I don’t remember a time that I was ever comfortable with my body. In fact, I’ve always struggled with body image.
At the age of eight, I vividly recall standing in my ballet class trying to perform the impossible task of sucking in both my tummy and my bum cheeks at the same time. At 12, I started getting comments from men about my growing curves and at 14, I started wearing plus size clothing in an attempt to hide my figure.
By the time I turned 18, I hated my body.
Things didn’t get better when I started college. In a sea of tall athletic-looking girls who made the dress code look polished and prim, I stood out as the short curvy step-sister who succeeded in either looking like a frumpy schoolmarm or a provocative stumbling block (according to the ultra-conservative school I attended).
I had gained a little of what they call the freshmen 15 but when I returned home for summer break I might as well have gained the freshmen 30. I looked in the mirror and all I felt was disgust at my perceived flaws.
At the end of my sophomore year, I decided things had to change.
I started a rice-only diet and shed the weight I’d gained at school. Boys I knew started telling me how good I looked. It was a new feeling and I wanted more. But I enjoyed food too much to continue with my rice diet. I started allowing myself to eat everything I wanted. And every night I looked in the mirror and felt disgusted with myself. So disgusted that I’d vomit.
I told myself that I wasn’t making myself purge–that I couldn’t help it and it was just a continuous case of upset stomach.
The day I got married I was a size double zero.
I should have been happy–I was finally skinny.
Now instead of the women in my life saying I needed to hit the treadmill, I kept hearing the words too thin. Even so, when I looked at myself in the mirror, I still saw the girl with no thigh gap and a bum too curvy for a skirt. There was no such thing as too thin in my eyes. I wanted–no–needed that number on the scale to keep getting lower.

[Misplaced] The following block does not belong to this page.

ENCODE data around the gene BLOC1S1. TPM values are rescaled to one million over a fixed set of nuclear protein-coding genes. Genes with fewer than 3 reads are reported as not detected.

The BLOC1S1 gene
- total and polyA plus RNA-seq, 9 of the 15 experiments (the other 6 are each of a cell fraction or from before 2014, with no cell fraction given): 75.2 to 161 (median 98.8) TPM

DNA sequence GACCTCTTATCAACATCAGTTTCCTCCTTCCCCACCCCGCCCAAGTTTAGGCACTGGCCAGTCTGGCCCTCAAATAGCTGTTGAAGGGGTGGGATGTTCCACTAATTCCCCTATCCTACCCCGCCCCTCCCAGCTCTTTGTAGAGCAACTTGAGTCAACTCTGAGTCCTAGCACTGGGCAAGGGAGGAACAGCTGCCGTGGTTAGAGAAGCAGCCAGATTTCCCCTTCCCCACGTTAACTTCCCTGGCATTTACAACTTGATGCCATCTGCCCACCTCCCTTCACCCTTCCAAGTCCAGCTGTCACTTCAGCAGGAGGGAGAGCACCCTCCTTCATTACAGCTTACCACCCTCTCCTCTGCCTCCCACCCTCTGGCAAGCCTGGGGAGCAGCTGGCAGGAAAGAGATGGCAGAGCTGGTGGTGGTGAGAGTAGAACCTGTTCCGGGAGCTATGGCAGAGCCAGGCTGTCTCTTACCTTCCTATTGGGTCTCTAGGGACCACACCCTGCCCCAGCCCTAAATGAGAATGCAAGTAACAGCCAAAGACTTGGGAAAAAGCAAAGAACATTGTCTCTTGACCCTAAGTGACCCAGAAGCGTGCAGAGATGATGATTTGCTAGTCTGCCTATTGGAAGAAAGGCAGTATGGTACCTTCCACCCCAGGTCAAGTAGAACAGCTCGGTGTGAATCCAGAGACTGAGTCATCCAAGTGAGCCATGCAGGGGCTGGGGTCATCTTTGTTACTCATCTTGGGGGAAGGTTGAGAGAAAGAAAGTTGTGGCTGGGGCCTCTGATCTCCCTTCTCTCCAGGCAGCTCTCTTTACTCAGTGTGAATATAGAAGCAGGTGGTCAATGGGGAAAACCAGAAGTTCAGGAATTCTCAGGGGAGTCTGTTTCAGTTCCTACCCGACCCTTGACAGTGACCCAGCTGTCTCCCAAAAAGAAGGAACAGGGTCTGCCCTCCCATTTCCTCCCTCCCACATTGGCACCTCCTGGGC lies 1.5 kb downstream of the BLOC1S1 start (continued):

So much so that I didn’t even realize how much the double zero on my waistband was costing me. Headaches were a daily occurrence for me as was completely losing consciousness for a few minutes each day. The cycle of gorging myself then purging was taking its toll but that coveted double-digit on the size label was all that mattered to me.
I had my first miscarriage in 2013 and once again, I felt like my body was against me. Everyone who knew blamed the miscarriage on my weight, or rather the lack of it, and I was left feeling utterly devastated.
I hated how much I enjoyed food. Hated that I didn’t look like I thought I should. Hated that no matter if I was a size zero or a size six, the people in my life still found something about my body to mock.
A New Perspective
Today I look back on those old photos of myself at 8, at 12, at 19, at 23 and realize how wrong all those people were. In all those pictures, all I see is a happy vibrant girl with kind eyes and a ready smile. And, even as the years have passed and the pant size has delved into the other type of double digits, that girl, that woman, is still the one I strive to see.
Some days it’s harder than others.
Some days I look down at my postpartum body and it’s hard not to let the old voices in my head win. Those voices that tell me I’m too fat, that stretch marks are ugly, and that I’m somehow worth less because of my pant size or the numbers on the scale.
Those are the days I have to remind myself that I’m more than my weight or my pant size or what other people think of me. I am more than my stretch marks and non-existent thigh gap. I am more than my body.